When a Chart Is Worth a Thousand Words
A decade ago, data analysis was a chore. Workers poured figures into Excel and then spent hours searching for patterns. That process is getting less cumbersome, thanks to a handful of companies selling visualization software that can help even neophytes turn data—from hospital readmissions to call-center traffic—into colorful, interactive bar graphs and pie charts. “It just happens to be the perfect tool that allows us to answer most folks’ questions,” says Christine Birtel, a senior vice president at Wells Fargo, where some 1,500 employees in her Wholesale Internet Solutions group use data visualization software developed by Tableau Software.
Tableau clocked the fastest sales growth, 84 percent, of any leading business analytics company last year, according to researcher IDC. Adoption of Tableau by corporations as well as nonprofits, hospitals, colleges, and government agencies has picked up since the Seattle-based company rolled out a cloud-based version of its software in 2013. The company’s revenue is on track to jump 68 percent, to $391 million this year, according to data compiled by Bloomberg. A rival with similar data visualization products, Qlik of Radnor, Pa., grew 20 percent last year, says IDC.
The global market for query, reporting, and analysis software, including data visualization programs, will grow to $14.7 billion in 2018, up from $10.4 billion this year, IDC estimates, spurred in part by expansion of cloud technologies. The cloud has made it easier for even small businesses to store large troves of data. It’s also allowed software startups to create applications that can be accessed via the Web, without customers needing to spend money on hardware to run the systems. Researcher Gartner forecasts that at companies that rely on data, business analytics software will be used by 75 percent of employees by 2020, up from about 50 percent today.
Tableau and Qlik have released pared-down versions of their software that can be used for free. Small-business owners, homeowners, and dieters can use them to create graphics to track supplies, heating bills, and calories. Tableau is “big data for the mass market,” says Brent Thill, an analyst at UBS. “Everyone is a potential user.”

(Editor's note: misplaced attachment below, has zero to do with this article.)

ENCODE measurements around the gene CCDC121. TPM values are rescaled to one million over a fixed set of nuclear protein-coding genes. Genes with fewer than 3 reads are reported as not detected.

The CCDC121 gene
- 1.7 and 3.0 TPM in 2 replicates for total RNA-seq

The popularity of Tableau’s and Qlik’s products has spurred tech giants to beef up their own offerings. Microsoft announced a new analytics tool, which works with Excel, in February. SAP has been updating its Lumira data visualization tool every six to eight weeks, though it typically refreshes its products once a year. Rita Sallam, an analyst at Gartner, says many of the data visualization offerings from established companies will have a hard time catching up with the two. “The incumbent vendors are late to the party,” she says. “All of them were blindsided by the success of Tableau and Qlik.”
Competition is getting tougher. In October, Salesforce.com introduced its Wave cloud analytics product, which works on mobile devices; it’s already in use at GE Capital, Equinix, and a few other companies. “I’ve never seen a product at Salesforce.com get off to a faster start,” Chief Executive Officer Marc Benioff said in a November call with investors.
The more formidable competitor in the long run may turn out to be IBM. The company has just released a product that builds on its work on Watson, the supercomputer that appeared in 2011 on Jeopardy! The software that powers Watson Analytics can understand questions typed in everyday language and gins up graphics to illustrate answers. It also suggests follow-up questions. “It’s kind of like having an assistant that’s taking you by hand on your journey,” says Eric Sall, vice president for business analytics at IBM.
Watson Analytics will have another advantage: It’s free. The company will charge a monthly fee for premium features, such as extra storage and enhanced sharing capabilities. “We are taking a very aggressive strategy,” Sall says. “There’s definitely a possibility to get to millions of users.”
Tibco in November began offering its visual analytics software, Spotfire, on an hourly, pay-as-you-go basis to customers using Amazon.com cloud services to store the data. “Our products start at less than $1 an hour,” says Brian Gentile, a senior vice president at Tibco. Tableau charges $500 per commercial user per year. Qlik charges $1,350 or $1,500 per user, depending on the product, but offers companies volume discounts.
Tableau is working to preserve its growth lead. The company is planning to release a mobile product next year and is plowing 27 percent of its revenue into research and development. “We are investing as much in R&D in the next two years as we did in the last 10 years,” says Elissa Fink, Tableau’s chief marketing officer.
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